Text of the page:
At a school on Louisa Street, police in a boat try to convince a group of holdouts to leave. A man in the school says he still hears shooting at night. People say that armed looters paddle these streets in canoes, though there is little left to steal.
Across the parish in Uptown, the water is slowly receding. Ben Bernard, 62, is the last man on his block, maybe the last one on his street. He has been here the whole time with his dog, a sweet-tempered yellow puppy named Bling-Bling. He says he wouldn’t have survived without her.
“God didn’t make us to live alone,” Bernard says, looking out over the mud and branches piled in the street. “He didn’t make us to live on an island by ourselves.”
His mother built this white frame house on Burdette Street; this is the address on his birth certificate. He’s a retired electrician, but he says he doesn’t need air conditioning or TV. He has a mosquito coil and a couple of cans of Chef Boyardee. He has a cell phone to call his daughter in New York. He has Bling-Bling.
He spends his days talking to the few people who happen by. He sits on the porch, and if the soldiers ask him to leave, he’s polite. After all, he says, they work for him. He’s not a criminal.
He feeds the birds and the cats. At twilight, his street is dead quiet. He sits on the porch with the dog, drinking water mixed with the juice of an aloe plant. He says aloe water can cure anything. A parakeet calls in the trees, and a mockingbird. Bernard listens, shudders.
“Kind of eerie,” he says.
In the Carrollton neighborhood of Uptown a dozen blocks from the Mississippi River, the water is iridescent with chemicals. It smells of sewage and rotting garbage, but under all that is the smell of earth, the rich loam of a compost heap. Uptown is a swamp, and somewhere below the water, the mud is alive.
This is where Armand Rodriguez lives, in the pink wooden house on Panola Street with pictures of Ronald Reagan on the kitchen walls and Hunter S. Thompson novels on the shelves. He is 60, wiry and compact, as steady as a ship’s captain. He was born here, and he has lived here since the hurricane on bottled water, canned milk and military meals-ready-to-eat. When soldiers came knocking last week, he didn’t answer the door.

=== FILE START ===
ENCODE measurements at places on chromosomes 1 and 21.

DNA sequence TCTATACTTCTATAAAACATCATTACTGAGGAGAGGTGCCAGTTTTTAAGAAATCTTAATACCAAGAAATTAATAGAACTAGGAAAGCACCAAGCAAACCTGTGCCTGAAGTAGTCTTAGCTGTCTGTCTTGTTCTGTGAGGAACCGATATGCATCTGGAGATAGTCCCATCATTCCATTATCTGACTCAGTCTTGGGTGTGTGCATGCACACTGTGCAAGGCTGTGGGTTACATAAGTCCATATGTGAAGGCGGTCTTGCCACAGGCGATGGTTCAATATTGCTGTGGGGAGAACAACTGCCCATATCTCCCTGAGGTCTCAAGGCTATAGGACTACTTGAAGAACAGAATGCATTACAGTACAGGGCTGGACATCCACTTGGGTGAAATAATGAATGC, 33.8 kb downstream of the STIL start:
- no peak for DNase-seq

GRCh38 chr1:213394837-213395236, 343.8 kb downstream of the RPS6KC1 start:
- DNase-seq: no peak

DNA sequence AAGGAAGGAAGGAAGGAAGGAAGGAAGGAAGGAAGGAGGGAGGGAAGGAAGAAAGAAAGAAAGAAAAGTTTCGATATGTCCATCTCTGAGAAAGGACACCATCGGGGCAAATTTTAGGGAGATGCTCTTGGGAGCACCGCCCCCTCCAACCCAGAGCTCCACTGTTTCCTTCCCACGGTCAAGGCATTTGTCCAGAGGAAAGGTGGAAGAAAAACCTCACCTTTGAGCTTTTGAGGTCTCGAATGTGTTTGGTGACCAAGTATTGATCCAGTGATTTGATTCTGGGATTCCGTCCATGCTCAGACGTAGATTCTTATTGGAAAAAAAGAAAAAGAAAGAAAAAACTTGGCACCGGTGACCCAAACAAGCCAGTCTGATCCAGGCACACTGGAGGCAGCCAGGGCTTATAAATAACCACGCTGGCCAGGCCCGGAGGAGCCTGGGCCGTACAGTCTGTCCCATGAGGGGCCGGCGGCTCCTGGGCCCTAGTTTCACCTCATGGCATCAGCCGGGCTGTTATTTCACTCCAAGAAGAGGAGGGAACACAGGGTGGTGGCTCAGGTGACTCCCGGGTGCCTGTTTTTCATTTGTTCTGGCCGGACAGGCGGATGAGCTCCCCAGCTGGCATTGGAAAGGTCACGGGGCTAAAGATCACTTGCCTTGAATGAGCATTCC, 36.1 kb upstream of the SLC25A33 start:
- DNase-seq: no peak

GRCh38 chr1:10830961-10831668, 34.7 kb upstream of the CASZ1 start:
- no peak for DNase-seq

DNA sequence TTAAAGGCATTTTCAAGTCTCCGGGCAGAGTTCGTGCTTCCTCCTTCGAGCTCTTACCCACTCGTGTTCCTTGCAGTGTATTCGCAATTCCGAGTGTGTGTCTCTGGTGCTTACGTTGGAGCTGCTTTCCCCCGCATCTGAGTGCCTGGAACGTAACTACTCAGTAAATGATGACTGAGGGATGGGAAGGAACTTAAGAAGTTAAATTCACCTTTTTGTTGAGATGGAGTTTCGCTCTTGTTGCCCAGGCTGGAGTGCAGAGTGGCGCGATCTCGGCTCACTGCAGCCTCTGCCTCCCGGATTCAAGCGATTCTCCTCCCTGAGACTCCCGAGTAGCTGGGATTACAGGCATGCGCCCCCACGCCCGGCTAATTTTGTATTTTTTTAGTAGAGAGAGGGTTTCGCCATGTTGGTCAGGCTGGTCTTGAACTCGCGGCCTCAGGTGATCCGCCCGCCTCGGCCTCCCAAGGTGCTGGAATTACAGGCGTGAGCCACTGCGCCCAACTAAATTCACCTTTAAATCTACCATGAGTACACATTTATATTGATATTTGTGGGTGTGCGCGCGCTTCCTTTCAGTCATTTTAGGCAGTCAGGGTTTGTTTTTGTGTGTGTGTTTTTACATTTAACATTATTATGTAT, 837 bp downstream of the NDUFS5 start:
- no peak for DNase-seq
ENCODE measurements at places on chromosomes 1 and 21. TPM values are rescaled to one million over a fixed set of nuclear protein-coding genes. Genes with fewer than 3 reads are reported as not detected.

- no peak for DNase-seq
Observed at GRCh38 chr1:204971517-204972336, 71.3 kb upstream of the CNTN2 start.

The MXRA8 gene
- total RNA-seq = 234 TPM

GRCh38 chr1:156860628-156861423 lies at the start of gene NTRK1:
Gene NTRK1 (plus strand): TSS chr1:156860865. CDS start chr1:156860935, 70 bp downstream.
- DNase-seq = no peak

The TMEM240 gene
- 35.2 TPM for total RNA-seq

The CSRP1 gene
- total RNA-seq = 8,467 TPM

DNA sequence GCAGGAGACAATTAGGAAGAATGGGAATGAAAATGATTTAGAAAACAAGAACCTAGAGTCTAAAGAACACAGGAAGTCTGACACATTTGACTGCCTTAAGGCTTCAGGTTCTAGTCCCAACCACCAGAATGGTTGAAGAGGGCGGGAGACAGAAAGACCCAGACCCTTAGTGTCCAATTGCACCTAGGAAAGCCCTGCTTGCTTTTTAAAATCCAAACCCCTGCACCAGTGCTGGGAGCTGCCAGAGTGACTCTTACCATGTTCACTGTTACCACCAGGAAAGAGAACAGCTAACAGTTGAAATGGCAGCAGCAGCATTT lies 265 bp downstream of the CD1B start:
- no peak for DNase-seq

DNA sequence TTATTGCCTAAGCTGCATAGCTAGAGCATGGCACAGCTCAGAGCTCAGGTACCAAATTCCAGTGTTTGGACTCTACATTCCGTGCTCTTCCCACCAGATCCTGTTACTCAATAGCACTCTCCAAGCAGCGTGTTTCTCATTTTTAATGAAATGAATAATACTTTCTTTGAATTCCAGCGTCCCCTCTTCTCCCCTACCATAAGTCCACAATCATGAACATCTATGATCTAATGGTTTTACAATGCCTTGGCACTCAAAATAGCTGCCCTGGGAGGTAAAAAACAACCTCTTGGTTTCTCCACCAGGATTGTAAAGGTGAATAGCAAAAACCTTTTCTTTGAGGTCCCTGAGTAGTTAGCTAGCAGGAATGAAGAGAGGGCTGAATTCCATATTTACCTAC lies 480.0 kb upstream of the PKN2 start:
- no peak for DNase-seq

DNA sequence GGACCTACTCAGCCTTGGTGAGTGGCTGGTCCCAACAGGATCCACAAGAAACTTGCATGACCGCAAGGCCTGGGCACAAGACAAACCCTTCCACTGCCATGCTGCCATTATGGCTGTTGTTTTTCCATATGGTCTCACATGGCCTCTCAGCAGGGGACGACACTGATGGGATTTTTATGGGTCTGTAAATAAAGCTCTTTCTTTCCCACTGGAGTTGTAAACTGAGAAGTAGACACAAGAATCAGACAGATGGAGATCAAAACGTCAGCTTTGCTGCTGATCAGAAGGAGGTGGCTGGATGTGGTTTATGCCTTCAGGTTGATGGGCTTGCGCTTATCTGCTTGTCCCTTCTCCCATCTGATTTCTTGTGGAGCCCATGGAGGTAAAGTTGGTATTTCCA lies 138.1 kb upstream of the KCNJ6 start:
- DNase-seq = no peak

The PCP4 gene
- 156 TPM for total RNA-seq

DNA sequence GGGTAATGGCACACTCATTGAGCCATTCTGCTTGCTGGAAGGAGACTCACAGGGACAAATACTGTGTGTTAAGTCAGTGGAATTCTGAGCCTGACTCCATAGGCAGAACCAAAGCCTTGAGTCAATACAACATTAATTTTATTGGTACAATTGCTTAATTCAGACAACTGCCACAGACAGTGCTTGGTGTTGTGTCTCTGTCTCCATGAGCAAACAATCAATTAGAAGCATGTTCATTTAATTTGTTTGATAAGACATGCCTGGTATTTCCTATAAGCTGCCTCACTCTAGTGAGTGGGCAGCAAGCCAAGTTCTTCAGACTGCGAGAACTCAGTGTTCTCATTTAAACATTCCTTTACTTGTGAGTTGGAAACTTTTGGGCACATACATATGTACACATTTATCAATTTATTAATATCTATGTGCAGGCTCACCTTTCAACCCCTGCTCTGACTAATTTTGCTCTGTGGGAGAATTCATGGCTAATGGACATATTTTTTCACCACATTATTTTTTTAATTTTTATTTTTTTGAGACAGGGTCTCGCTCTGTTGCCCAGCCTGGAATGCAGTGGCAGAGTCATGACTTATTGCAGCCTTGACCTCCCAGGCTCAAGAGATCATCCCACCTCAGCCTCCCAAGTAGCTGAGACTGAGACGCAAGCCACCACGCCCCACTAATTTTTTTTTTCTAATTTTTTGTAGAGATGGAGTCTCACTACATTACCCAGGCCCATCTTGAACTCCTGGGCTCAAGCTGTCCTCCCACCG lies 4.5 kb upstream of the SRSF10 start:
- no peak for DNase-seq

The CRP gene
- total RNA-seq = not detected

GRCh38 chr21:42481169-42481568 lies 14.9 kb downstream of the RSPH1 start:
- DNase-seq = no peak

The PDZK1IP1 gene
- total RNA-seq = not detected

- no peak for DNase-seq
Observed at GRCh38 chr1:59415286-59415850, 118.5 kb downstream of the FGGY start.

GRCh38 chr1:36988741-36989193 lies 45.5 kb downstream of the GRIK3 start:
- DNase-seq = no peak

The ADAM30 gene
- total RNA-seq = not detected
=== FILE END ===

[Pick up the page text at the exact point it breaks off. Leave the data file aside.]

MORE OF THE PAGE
“I didn’t want them to force me to leave,” he says.
He’s a carpenter for the Port of New Orleans, and he has been taking care of things around the house: painting screens, cutting a hole in the bedroom wall to hang the ironing board. He talks to Shemp, a big German shepherd. He tells him what a good boy he is, what a real good boy, and Shemp wags his tail so hard he nearly knocks over the trash can.
The day before Katrina hit, Rodriguez drove with his girlfriend, Cristina Louviere, to Texas. When they came back, a 4-foot alligator crawled across the road right in front of them. This was on Airline Highway in the middle of New Orleans. The water was already rising, and Cristina started to cry. She left soon afterward to stay with family outside the city. Her clothes and photographs are still here, along with her textbooks.
On the timeline inside the front cover of Society: The Basics, Rodriguez has drifted backward. He is somewhere between the invention of the telephone in 1876 and the birth of the light bulb in 1879 - his phone works but he has no electricity. He has a radio that runs about half an hour before he has to wind it up again. He has a small silver .22-caliber pistol, but no bullets. There’s a canoe in the back yard. He’s out of Jack Daniels.
The loneliness is the worst part, and the stench of mold and death. The nights are quiet and hot, but when sleep finds him, it overtakes him completely.